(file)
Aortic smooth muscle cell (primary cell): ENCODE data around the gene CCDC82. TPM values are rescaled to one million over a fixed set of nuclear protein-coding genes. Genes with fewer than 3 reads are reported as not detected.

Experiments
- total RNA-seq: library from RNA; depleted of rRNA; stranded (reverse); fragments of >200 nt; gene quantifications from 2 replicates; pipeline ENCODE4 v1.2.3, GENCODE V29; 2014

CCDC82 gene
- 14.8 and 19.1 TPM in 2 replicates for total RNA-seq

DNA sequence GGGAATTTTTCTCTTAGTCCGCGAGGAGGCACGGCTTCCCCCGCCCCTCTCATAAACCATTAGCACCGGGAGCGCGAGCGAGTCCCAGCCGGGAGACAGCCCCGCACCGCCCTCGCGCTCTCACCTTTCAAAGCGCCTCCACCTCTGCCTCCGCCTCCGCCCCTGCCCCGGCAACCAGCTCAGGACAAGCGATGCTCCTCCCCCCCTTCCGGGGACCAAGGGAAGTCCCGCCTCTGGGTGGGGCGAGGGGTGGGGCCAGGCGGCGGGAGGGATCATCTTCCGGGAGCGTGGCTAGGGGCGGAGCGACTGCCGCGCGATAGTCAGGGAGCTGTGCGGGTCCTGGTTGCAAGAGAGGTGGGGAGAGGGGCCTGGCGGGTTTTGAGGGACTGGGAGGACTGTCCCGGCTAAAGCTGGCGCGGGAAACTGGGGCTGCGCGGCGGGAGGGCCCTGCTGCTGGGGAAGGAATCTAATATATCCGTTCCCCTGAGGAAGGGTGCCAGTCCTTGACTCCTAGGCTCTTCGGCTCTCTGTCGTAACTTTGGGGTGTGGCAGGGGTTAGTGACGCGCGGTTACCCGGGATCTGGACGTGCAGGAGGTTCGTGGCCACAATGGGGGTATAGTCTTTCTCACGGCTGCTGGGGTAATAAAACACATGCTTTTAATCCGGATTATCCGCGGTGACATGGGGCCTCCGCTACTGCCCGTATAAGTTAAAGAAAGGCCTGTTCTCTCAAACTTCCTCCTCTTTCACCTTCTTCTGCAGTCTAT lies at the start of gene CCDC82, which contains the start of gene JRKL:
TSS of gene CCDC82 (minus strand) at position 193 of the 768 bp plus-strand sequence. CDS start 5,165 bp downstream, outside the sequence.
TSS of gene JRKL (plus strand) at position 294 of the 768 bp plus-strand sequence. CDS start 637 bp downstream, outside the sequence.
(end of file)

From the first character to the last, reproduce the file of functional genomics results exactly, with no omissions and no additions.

Aortic smooth muscle cell (primary cell): ENCODE data around the gene CCDC82. TPM values are rescaled to one million over a fixed set of nuclear protein-coding genes. Genes with fewer than 3 reads are reported as not detected.

Experiments
- total RNA-seq: library from RNA; depleted of rRNA; stranded (reverse); fragments of >200 nt; gene quantifications from 2 replicates; pipeline ENCODE4 v1.2.3, GENCODE V29; 2014

CCDC82 gene
- 14.8 and 19.1 TPM in 2 replicates for total RNA-seq

DNA sequence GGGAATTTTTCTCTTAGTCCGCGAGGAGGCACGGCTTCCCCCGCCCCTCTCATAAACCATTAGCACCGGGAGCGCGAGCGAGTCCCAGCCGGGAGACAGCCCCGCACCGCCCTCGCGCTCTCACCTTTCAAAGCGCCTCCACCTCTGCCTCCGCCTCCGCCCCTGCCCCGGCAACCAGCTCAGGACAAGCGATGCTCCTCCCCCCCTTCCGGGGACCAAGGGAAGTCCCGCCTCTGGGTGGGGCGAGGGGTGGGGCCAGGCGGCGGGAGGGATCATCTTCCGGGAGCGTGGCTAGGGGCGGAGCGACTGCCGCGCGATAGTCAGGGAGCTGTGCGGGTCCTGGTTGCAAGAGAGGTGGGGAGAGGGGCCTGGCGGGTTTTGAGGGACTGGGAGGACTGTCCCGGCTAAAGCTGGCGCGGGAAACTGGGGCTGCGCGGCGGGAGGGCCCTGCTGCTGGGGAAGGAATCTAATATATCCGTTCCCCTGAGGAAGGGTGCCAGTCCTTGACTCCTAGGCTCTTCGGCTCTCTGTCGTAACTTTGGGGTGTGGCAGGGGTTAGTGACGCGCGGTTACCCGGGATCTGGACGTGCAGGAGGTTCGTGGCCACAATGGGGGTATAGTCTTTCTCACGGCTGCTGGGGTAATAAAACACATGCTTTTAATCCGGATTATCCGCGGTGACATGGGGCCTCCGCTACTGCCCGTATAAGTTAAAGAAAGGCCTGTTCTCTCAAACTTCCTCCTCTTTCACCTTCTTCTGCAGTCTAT lies at the start of gene CCDC82, which contains the start of gene JRKL:
TSS of gene CCDC82 (minus strand) at position 193 of the 768 bp plus-strand sequence. CDS start 5,165 bp downstream, outside the sequence.
TSS of gene JRKL (plus strand) at position 294 of the 768 bp plus-strand sequence. CDS start 637 bp downstream, outside the sequence.